There have been 1,214 positive COVID-19 test results in Ocean County between Sept. 24 and Sept. 30, with 840 of those cases detected in Lakewood during that timeframe, according to New Jersey Department of Health Commissioner Judy Persichilli, who added that of a statewide total of 796 coronavirus cases announced today, 190 were in Ocean County, with 126 of those cases in Lakewood.
Speaking at a roundtable event today designed to address the emerging scenario, she added that Ocean County’s spot positivity rate is 15.85% and that Lakewood has a spot positive rate of 27.82%; the surrounding municipalities of Lacey, Stafford and Jackson are also seeing increased COVID-19 cases. By comparison, New Jersey’s most recently announced statewide spot positivity rate is 2.74%.
“[Ocean County’s] share of cases as measured per 100,000 residents has far exceeded the statewide average, as has its positivity rate,” Gov. Phil Murphy said today. He added, “… looking at Lakewood and its surroundings, the numbers are certainly deeply concerning. [But] let me perfectly clear: No one is here to point fingers or to cast blame.”
The state has sent two nurses to Ocean County, and a parking lot open-air testing site was described by one official as “jam packed” in the morning. Testing is slated to be held at FirstEnergy Park – home of the BlueClaws minor league baseball team – on Monday, Oct. 5. Lakewood’s public high school is scheduled to hold testing from Wednesday through Saturday of next week.
Some 6,000 rapid-fire COVID-19 tests capable of returning results in approximately 15 minutes have also been deployed to the hotspot, and 20 contact tracers also are focused on addressing the situation, Persichilli said at the event.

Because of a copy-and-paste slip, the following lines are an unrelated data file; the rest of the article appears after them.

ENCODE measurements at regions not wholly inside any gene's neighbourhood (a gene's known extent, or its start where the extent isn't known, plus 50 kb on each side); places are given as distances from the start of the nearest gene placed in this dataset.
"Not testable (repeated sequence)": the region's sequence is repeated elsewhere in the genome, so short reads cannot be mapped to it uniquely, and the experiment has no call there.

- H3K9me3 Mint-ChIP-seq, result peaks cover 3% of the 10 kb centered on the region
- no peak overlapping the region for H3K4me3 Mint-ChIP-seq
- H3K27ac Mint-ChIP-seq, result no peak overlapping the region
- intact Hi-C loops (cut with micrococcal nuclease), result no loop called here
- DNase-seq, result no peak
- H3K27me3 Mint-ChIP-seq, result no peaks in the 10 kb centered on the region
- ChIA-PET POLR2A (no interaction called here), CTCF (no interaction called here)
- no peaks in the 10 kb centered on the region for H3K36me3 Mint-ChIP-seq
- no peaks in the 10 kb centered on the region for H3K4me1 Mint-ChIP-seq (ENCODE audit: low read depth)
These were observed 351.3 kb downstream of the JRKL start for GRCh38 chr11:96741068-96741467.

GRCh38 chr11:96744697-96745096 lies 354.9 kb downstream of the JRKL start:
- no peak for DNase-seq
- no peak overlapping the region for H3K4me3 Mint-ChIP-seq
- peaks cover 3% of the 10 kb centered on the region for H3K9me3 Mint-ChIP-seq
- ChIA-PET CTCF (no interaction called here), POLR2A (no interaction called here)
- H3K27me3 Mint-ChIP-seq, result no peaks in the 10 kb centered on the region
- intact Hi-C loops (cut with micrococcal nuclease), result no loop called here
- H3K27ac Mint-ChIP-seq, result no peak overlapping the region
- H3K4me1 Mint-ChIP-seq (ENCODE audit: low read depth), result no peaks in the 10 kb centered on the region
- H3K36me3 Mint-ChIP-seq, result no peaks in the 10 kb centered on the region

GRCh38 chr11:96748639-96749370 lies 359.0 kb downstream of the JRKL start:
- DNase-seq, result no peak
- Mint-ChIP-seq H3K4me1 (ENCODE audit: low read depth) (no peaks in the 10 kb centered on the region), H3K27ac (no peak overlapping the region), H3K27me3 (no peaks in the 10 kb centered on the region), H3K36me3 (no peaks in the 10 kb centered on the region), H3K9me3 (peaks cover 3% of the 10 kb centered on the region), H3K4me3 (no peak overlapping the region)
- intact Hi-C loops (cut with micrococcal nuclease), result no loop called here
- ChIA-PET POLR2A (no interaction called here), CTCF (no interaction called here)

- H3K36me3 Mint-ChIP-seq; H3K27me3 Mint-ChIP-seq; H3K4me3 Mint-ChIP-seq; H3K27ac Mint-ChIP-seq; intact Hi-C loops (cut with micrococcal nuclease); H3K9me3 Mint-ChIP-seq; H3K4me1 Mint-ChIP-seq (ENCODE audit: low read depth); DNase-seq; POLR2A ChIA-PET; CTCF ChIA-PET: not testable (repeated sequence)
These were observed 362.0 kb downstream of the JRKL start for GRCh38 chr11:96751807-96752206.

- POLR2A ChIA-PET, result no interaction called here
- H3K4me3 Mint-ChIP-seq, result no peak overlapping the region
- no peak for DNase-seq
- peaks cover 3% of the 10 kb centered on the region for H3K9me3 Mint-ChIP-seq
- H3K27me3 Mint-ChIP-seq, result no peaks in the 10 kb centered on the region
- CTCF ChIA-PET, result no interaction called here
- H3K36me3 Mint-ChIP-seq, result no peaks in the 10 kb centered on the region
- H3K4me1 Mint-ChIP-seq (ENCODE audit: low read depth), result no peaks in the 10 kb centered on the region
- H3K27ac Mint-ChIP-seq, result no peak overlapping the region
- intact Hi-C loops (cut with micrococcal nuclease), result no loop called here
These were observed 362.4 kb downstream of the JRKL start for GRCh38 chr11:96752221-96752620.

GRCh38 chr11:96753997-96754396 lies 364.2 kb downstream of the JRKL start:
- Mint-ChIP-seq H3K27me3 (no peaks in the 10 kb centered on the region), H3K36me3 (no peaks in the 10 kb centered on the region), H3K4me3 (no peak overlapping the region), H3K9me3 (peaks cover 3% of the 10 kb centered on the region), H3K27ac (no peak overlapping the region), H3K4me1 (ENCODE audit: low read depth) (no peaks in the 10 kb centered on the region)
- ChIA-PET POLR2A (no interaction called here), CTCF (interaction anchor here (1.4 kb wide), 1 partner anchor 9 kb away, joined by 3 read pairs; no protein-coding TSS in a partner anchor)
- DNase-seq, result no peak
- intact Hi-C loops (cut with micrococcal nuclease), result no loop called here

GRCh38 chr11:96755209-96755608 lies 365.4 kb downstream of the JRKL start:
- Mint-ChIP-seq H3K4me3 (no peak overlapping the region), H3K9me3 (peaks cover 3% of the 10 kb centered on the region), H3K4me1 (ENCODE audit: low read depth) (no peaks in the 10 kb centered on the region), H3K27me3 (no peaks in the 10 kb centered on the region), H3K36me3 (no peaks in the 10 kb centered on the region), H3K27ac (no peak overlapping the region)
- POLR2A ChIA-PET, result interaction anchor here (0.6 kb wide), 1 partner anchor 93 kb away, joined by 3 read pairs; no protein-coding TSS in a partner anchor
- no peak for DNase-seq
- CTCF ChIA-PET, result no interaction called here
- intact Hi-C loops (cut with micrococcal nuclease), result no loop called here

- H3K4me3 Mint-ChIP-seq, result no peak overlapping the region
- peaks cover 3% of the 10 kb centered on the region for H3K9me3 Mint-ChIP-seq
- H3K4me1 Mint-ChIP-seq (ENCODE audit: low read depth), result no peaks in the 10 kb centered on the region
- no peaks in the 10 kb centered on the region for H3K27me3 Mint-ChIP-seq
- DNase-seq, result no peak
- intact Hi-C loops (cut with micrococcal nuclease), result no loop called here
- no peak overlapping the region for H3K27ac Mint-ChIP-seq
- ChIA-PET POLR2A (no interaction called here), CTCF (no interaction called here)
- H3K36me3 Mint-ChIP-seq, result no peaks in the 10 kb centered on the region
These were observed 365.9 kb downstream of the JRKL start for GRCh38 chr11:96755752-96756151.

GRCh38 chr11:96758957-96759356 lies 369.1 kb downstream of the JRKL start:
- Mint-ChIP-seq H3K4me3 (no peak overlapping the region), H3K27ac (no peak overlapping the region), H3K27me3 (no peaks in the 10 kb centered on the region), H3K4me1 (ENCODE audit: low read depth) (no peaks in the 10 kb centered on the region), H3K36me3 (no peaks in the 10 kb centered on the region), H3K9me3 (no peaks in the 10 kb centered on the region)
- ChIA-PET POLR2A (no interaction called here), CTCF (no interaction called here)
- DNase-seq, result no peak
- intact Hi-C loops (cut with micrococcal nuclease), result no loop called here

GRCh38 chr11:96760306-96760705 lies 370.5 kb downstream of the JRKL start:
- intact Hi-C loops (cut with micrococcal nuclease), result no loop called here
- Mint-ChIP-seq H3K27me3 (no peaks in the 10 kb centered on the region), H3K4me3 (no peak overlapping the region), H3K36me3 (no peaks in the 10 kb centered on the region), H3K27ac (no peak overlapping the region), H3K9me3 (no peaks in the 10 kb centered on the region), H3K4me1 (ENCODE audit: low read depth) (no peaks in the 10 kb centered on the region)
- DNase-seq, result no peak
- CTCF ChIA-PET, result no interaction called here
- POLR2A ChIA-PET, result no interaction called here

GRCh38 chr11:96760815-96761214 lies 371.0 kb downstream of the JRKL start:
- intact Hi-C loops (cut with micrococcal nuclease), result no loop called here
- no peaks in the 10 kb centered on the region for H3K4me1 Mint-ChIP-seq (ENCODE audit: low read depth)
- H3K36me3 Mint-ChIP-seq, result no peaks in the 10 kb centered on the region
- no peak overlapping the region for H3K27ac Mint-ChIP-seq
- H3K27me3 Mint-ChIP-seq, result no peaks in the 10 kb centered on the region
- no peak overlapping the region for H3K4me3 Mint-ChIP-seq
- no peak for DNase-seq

She additionally urged state residents to download the COVID Alert NJ app recently made available via a collaboration between New Jersey, New York and Delaware.
Citing the multi-generational composition of many Ocean County households, Persichilli urged those who are ill to remain in separate household rooms or isolate at alternative locations that have separate bedrooms and bathrooms; she also advised that if sick individuals leave their recovery bedrooms, they should wear face masks and also avoid dining with others. If a person with underlying medical conditions lives in the home, the sick person should isolate at an alternative site to protect that person. Persichilli additionally urged residents to use hand sanitizer, wash their hands and clean frequently touched household surfaces, among other precautions.
Persichilli said of the hotspot, overall, “There is not a single event that is associated with the increase in cases, but, as you know, there have been large religious observances over the past several weeks that may have resulted in prolonged, close contact. And there have been reports of some large gatherings – weddings, funerals – where social distancing and wearing masks may not have been consistently followed.”
Government leaders as well as community leaders present at today’s roundtable discussion appeared eager to abate the situation, including mention of synagogues erecting open-air tents outside their facilities and members of the business community creating signs to remind people of the importance of coronavirus-related precautions.
Separately, Murphy noted that other areas of the state are seeing increased cases, and the statewide coronavirus rate of transmission has risen to 1.19, with 528 New Jersey residents hospitalized at this time – and 98 of those patients in intensive care.
Of the 528 number, Murphy said: “Judy, that’s the first time we are over 500 in quite some time…”
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